Blog dedicated primarily to randomly selected news items; comments reflecting personal perceptions

Monday, August 13, 2018

The Never-Ending Battle Against Deadly Bacteriums

"The fear is: Is it going to turn into the Hib story in the sense that it will grow more globally? And even if it doesn't, right now it's a problem in the North, where people -- and little ones, in particular -- are dying unnecessarily."
"This is an invasive bacterial disease. You can get meningitis, you can get septicemia, you can lose your leg. And once it gets a hold it really advances quite quickly, a little bit like the meningococcal diseases."
"The incidence is quite low but the mortality is quite high. ...In the first two years of life, you're most at risk for this disease. It does seem to be skewed toward the Indigenous populations being most at risk."
Andrew Cox, research officer, National Research Council, Canada
The vaccine developed at NRC kills all Hia Type A bacteria strains from different parts of Canada, leading Andrew Cox, senior research officer, to believe it will be 'a very good vaccine.' (Pierre-Paul Couture, CBC News)

The National Research Council was tasked to perform preliminary work on finding a pharmaceutical response to a deadly new disease afflicting Indigenous communities in Northern Canada. Researchers, under the direction of Dr. Cox worked diligently, undertaking major research work that began in 2012 leading to a workable approach on defeating the bacterium in question through to 2016. Undertaking a gradual and determined series of steps leading to a general concept to produce a solution that in mice could be proven to work.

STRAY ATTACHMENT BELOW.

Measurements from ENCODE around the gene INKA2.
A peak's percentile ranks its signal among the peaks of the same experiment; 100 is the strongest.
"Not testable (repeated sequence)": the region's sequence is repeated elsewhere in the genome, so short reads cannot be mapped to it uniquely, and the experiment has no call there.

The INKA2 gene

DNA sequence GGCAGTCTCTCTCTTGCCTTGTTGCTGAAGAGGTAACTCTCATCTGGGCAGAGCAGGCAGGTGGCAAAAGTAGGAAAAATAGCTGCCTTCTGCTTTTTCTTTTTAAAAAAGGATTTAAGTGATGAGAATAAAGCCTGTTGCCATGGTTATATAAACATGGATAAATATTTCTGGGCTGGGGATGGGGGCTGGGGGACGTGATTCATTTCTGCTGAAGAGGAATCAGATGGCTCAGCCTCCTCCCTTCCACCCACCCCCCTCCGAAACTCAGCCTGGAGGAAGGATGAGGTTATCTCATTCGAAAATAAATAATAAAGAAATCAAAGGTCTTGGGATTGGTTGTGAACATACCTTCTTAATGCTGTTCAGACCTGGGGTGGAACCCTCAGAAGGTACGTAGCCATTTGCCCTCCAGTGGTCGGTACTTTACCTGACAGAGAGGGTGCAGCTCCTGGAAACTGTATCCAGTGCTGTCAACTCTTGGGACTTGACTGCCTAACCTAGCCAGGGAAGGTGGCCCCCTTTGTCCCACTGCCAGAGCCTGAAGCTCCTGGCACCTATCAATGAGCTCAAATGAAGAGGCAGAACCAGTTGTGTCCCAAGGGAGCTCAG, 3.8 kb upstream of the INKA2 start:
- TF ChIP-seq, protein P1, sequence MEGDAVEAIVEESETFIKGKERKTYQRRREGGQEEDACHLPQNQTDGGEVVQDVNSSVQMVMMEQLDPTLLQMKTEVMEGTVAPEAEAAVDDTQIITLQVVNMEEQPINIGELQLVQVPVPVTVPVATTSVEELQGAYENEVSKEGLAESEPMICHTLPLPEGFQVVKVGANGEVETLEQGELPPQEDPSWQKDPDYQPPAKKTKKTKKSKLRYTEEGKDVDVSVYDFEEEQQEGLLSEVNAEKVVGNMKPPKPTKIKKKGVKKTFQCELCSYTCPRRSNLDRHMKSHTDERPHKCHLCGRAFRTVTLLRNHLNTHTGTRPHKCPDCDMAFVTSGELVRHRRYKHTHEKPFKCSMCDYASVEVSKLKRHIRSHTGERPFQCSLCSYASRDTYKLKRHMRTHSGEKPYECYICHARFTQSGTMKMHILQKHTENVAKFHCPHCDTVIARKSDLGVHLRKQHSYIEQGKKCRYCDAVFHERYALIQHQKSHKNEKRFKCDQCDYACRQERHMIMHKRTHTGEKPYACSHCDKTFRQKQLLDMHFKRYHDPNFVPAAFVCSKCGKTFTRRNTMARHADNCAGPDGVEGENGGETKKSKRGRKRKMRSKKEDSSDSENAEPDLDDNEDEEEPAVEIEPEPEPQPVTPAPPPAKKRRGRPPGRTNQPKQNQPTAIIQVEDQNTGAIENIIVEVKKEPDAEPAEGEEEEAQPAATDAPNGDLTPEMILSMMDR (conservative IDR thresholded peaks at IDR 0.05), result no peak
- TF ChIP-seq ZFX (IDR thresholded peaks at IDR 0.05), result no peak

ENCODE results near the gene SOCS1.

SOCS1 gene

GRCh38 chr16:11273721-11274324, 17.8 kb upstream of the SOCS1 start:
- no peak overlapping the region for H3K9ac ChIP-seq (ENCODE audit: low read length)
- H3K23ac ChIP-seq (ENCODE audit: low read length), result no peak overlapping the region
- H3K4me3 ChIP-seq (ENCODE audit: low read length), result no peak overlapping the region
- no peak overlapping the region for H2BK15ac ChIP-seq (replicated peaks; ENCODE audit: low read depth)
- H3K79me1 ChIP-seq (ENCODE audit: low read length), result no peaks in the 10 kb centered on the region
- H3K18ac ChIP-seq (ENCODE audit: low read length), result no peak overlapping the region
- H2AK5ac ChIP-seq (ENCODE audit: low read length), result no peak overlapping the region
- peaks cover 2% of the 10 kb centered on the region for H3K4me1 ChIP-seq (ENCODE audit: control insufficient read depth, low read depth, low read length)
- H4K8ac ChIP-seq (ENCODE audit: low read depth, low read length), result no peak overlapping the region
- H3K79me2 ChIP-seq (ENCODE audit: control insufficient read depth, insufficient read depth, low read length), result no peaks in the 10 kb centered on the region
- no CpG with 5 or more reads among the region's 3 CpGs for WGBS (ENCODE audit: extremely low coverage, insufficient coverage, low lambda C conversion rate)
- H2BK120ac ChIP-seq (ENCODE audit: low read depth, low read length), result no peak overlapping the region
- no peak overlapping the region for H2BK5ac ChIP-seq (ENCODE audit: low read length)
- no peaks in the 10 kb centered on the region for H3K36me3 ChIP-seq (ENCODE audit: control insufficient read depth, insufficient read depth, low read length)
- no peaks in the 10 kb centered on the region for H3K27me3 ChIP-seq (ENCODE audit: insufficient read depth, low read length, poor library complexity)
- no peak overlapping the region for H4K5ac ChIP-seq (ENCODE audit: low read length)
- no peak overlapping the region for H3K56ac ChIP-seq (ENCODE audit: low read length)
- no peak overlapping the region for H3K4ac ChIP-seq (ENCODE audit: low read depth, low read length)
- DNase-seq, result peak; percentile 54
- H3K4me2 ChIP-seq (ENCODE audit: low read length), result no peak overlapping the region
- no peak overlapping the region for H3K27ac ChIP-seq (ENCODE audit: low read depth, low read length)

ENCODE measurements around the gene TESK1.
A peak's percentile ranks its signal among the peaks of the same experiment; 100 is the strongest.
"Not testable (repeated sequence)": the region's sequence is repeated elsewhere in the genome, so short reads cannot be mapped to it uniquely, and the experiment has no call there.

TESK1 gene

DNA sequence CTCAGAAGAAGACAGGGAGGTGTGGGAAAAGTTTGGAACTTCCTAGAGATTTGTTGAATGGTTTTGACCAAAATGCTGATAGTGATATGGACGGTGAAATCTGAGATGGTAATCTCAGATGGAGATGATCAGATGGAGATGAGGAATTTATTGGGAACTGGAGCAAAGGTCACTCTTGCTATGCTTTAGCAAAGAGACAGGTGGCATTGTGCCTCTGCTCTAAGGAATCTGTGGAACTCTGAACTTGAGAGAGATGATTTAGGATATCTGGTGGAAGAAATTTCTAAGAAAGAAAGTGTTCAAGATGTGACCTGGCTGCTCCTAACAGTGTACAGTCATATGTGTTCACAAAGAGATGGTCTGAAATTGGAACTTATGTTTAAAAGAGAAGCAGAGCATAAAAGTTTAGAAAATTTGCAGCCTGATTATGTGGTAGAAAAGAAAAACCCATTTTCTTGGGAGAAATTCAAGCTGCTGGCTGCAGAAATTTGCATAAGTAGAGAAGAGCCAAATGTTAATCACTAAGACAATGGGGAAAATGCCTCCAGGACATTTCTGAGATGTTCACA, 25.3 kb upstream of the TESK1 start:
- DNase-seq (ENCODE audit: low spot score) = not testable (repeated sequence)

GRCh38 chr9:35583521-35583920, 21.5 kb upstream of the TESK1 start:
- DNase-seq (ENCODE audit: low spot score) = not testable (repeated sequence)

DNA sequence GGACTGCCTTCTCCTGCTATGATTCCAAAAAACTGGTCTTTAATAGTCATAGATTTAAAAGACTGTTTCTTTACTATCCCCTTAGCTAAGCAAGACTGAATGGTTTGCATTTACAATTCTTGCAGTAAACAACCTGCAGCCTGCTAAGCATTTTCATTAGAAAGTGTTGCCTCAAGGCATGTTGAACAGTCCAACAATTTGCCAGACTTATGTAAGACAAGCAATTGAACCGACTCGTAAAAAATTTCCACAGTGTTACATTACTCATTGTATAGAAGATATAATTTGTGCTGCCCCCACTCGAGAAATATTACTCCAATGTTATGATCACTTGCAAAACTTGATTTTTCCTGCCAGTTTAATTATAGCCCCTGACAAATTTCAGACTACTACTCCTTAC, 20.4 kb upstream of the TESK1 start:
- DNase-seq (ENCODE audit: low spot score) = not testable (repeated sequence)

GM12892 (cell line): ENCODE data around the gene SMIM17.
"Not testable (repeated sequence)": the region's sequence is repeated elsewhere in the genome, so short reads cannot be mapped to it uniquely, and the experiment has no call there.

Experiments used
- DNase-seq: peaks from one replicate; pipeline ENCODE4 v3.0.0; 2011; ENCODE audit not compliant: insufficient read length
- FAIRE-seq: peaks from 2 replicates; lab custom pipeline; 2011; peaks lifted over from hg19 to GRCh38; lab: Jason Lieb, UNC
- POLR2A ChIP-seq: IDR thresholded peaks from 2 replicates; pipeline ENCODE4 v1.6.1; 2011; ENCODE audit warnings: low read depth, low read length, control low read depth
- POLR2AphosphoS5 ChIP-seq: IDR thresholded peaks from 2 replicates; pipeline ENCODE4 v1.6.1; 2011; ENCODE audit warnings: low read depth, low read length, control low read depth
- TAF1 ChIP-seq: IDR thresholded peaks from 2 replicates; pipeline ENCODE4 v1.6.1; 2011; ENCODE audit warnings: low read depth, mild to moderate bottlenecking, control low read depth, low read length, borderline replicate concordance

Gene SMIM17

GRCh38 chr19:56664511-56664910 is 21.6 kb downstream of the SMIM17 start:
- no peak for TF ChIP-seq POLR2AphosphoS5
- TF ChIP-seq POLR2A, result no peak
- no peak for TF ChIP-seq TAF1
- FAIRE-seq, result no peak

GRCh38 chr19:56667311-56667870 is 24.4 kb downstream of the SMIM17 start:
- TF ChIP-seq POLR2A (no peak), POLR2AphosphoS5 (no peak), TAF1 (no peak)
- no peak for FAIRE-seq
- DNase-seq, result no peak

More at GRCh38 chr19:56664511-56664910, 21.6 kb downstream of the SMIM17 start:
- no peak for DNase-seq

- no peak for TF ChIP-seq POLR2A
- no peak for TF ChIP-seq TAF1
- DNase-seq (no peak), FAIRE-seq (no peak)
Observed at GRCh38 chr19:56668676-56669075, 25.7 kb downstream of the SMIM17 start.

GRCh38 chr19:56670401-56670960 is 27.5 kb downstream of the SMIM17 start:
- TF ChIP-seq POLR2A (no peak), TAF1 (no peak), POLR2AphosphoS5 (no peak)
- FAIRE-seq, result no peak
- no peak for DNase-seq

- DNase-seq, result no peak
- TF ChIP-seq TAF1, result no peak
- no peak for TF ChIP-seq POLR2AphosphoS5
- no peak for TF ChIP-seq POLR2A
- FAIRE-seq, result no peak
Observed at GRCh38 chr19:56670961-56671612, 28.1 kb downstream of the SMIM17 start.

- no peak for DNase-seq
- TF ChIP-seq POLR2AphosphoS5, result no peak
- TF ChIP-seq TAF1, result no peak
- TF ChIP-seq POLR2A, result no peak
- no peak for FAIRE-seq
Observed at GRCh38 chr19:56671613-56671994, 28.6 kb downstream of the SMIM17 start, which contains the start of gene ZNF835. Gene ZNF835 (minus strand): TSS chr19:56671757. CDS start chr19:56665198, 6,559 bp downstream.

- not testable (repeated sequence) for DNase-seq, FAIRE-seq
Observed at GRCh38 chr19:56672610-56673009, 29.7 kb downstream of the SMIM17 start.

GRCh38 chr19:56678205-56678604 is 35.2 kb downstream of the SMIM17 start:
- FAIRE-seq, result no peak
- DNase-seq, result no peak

Now what remained was to find a pharmaceutical company willing to take the concept through tests to determine whether the therapeutic process in question is both safe and effective for human use, and to proceed with the manufacture of a commercial product. "That's where the so-called Valley of Death is, where a lot of products don't get through because of the sheer cost and the stringency of the tests", admitted Dr. Cox, of a prevalent situation where brilliant ideas do not necessarily end up as drugs available to sufferers of a remote disease whose victims are few, making it unlikely that the costs associated would not be recovered through returns on investment due to the paucity of patients.